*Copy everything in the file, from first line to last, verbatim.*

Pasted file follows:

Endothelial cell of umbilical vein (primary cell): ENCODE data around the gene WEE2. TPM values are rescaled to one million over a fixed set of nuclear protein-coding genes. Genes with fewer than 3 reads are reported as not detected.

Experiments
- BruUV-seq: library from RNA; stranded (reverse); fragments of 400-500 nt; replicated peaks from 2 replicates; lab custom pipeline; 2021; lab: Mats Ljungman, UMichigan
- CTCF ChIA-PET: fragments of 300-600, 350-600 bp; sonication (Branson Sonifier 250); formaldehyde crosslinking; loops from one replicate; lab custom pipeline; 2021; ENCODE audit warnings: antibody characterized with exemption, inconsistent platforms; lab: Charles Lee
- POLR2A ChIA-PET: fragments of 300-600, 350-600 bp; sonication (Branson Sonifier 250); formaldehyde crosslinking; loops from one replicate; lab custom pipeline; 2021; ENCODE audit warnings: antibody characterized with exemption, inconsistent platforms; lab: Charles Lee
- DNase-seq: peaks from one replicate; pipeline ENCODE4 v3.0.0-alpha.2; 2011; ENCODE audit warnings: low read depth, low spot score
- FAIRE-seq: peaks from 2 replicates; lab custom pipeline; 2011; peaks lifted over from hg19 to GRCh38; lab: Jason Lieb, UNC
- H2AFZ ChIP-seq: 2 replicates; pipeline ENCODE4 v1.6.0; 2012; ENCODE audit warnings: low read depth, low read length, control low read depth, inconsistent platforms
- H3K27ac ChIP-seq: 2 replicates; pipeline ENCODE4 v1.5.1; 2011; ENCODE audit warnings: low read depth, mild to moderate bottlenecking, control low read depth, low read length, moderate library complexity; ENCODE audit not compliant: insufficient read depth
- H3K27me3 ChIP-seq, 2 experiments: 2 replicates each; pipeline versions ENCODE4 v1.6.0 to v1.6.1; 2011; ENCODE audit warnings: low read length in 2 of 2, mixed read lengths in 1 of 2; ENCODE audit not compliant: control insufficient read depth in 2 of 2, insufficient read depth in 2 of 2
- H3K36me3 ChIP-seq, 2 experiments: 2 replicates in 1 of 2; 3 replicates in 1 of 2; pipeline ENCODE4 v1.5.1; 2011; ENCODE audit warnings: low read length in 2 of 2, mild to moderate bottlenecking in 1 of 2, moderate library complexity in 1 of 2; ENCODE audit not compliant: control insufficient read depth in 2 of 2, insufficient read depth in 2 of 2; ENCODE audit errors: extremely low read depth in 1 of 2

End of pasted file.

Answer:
Endothelial cell of umbilical vein (primary cell): ENCODE data around the gene WEE2. TPM values are rescaled to one million over a fixed set of nuclear protein-coding genes. Genes with fewer than 3 reads are reported as not detected.

Experiments
- BruUV-seq: library from RNA; stranded (reverse); fragments of 400-500 nt; replicated peaks from 2 replicates; lab custom pipeline; 2021; lab: Mats Ljungman, UMichigan
- CTCF ChIA-PET: fragments of 300-600, 350-600 bp; sonication (Branson Sonifier 250); formaldehyde crosslinking; loops from one replicate; lab custom pipeline; 2021; ENCODE audit warnings: antibody characterized with exemption, inconsistent platforms; lab: Charles Lee
- POLR2A ChIA-PET: fragments of 300-600, 350-600 bp; sonication (Branson Sonifier 250); formaldehyde crosslinking; loops from one replicate; lab custom pipeline; 2021; ENCODE audit warnings: antibody characterized with exemption, inconsistent platforms; lab: Charles Lee
- DNase-seq: peaks from one replicate; pipeline ENCODE4 v3.0.0-alpha.2; 2011; ENCODE audit warnings: low read depth, low spot score
- FAIRE-seq: peaks from 2 replicates; lab custom pipeline; 2011; peaks lifted over from hg19 to GRCh38; lab: Jason Lieb, UNC
- H2AFZ ChIP-seq: 2 replicates; pipeline ENCODE4 v1.6.0; 2012; ENCODE audit warnings: low read depth, low read length, control low read depth, inconsistent platforms
- H3K27ac ChIP-seq: 2 replicates; pipeline ENCODE4 v1.5.1; 2011; ENCODE audit warnings: low read depth, mild to moderate bottlenecking, control low read depth, low read length, moderate library complexity; ENCODE audit not compliant: insufficient read depth
- H3K27me3 ChIP-seq, 2 experiments: 2 replicates each; pipeline versions ENCODE4 v1.6.0 to v1.6.1; 2011; ENCODE audit warnings: low read length in 2 of 2, mixed read lengths in 1 of 2; ENCODE audit not compliant: control insufficient read depth in 2 of 2, insufficient read depth in 2 of 2
- H3K36me3 ChIP-seq, 2 experiments: 2 replicates in 1 of 2; 3 replicates in 1 of 2; pipeline ENCODE4 v1.5.1; 2011; ENCODE audit warnings: low read length in 2 of 2, mild to moderate bottlenecking in 1 of 2, moderate library complexity in 1 of 2; ENCODE audit not compliant: control insufficient read depth in 2 of 2, insufficient read depth in 2 of 2; ENCODE audit errors: extremely low read depth in 1 of 2